ARSW Teams ARSW Opening goal ARSW Second goal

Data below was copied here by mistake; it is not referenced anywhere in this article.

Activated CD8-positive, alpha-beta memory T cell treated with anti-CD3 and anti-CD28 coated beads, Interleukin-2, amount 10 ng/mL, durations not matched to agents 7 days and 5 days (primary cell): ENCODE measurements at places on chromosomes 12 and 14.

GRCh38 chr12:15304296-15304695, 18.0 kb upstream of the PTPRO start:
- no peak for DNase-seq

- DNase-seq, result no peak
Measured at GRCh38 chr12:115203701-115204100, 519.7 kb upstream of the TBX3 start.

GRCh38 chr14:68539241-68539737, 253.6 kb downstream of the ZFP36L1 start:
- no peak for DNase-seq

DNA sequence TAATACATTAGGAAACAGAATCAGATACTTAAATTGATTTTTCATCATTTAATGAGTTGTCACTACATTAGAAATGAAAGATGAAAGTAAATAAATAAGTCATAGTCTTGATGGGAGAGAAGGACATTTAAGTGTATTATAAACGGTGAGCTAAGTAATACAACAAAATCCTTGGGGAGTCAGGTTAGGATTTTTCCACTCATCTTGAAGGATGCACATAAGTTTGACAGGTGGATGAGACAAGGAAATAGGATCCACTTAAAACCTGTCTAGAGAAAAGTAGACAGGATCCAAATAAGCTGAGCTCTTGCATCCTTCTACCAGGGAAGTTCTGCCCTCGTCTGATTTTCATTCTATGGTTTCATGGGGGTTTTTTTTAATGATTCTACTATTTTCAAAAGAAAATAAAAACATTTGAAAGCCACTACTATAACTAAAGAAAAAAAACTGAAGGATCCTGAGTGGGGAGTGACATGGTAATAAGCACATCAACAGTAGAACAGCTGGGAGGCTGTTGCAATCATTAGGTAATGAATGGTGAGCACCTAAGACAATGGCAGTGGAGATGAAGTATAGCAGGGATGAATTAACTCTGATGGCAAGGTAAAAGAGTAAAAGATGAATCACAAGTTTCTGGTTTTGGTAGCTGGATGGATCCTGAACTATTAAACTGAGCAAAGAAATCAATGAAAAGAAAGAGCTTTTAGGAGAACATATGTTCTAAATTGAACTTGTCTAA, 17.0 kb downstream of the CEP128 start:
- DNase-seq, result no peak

Story of the Match: Brighton’s Lea Le Garrec got the game underway, with the Seagulls kicking from left to right in the first half in the familiar stripes of blue and white. Arsenal wore their change kit of yellow shirts and socks with blue shorts. Brighton would have been aware of Arsenal’s ability to fly out of the blocks and score early, having inflicted that on the Albion in previous meetings. So, it was a disappointing start to the game when the deadlock was broken just three minutes in. Having just tried a crossfield ball from right to left in a bid to set van de Donk free moments earlier by Jordan Nobbs, this time Leah Williamson measured the skill to perfection. Her pass from effectively the right centre-back position sailed over the head of Albion full-back Kirsty Barton to set van de Donk in behind. She took three touches to drive into the box and showed terrific strength to outmuscle Barton as she attempted to track back. As she approached the six-yard line, the Dutch midfielder stroked the ball past Megan Walsh’s near post to strike an early blow. The finish described as “cool” by commentator Vicki Sparks, whilst summariser Gemma Fay believed Brighton allowed it to be a bit too easy for Arsenal. Williamson was enjoying a lot of freedom down the right-hand side, charging up and down the touchline for both defensive and attacking duties. The next chance came as a result of another marauding run from the English defender. Her pass down the line allowed Lisa Evans to get forward to cross into the danger area. Jordan Nobbs completely missed her kick but the ball fell to Jill Roord behind her just inside the box. She took a touch to steady it before trying to curl round the defence. Dani Kerkdijk’s foot deflected the shot up and Walsh had to scramble around on the line to collect under pressure from Miedema. After the half hour mark it was to be two-nil, this time Roord wasn’t to be denied. Again, it was Williamson who provided the assist, receiving the ball out wide and delivering the perfect pass between the two central defenders and into the area where Roord found space. Her finish gave Walsh no chance, just guiding the ball into the other corner of the net as it bounced up nicely for the hit. The Albion defence weren’t close enough to her and paid the price. Arsenal’s quick play and switching from one flank to the other caused all sorts of problems for Brighton, almost resulting in a third from Nobbs, instead landing just the other side of the post. However, there was one decent opportunity for the home side which arrived as we approached the break. Aileen Whelan played a fantastic through ball to cut out three Arsenal defenders and find Emily Simpkins. Her first touch just took it a little wide and struggled to get the ball out of her feet. As a result, she had to take the shot a little off balance and with the covering defender now back in position the effort ended up wide of the target. Just a one-off or something of a warning sign that the Seagulls weren’t out of it just yet? The first half drew to a close with the scoreline at nil-two.